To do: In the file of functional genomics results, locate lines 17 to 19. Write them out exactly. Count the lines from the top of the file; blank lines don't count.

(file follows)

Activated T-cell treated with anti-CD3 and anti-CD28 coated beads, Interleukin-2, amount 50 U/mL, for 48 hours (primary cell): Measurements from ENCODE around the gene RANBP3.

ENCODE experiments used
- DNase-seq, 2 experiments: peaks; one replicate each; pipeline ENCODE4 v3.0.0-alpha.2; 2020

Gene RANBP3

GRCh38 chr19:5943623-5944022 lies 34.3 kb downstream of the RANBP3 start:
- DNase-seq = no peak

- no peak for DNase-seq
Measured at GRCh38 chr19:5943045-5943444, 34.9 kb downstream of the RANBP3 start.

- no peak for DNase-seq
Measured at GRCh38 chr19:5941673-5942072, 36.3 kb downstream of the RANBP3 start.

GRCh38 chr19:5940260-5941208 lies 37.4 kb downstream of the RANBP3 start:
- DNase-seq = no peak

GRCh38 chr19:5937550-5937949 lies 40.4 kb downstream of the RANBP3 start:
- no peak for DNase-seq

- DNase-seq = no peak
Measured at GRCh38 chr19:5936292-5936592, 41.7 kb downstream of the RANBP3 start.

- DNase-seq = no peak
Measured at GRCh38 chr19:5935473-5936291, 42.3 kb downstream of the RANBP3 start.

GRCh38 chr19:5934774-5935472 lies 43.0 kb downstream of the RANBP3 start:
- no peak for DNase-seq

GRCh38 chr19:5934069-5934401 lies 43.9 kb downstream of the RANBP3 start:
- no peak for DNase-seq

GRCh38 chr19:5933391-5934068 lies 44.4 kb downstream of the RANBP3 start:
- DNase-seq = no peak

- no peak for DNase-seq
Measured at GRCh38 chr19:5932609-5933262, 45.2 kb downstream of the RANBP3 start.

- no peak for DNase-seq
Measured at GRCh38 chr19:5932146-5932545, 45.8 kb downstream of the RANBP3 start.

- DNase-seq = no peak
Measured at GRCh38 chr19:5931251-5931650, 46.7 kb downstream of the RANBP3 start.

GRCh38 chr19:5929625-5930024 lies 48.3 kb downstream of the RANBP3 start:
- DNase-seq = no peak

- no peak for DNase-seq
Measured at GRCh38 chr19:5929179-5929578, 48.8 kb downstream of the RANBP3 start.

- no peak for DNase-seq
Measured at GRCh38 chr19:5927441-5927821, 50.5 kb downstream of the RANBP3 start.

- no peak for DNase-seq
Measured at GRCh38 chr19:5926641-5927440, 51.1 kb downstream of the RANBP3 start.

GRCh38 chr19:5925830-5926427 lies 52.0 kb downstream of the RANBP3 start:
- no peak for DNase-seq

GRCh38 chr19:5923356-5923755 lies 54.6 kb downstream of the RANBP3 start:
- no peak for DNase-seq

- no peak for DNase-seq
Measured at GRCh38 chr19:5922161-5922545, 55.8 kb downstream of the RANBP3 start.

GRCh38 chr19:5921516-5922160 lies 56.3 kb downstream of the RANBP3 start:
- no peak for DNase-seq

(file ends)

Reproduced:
- DNase-seq = no peak
Measured at GRCh38 chr19:5935473-5936291, 42.3 kb downstream of the RANBP3 start.

GRCh38 chr19:5934774-5935472 lies 43.0 kb downstream of the RANBP3 start: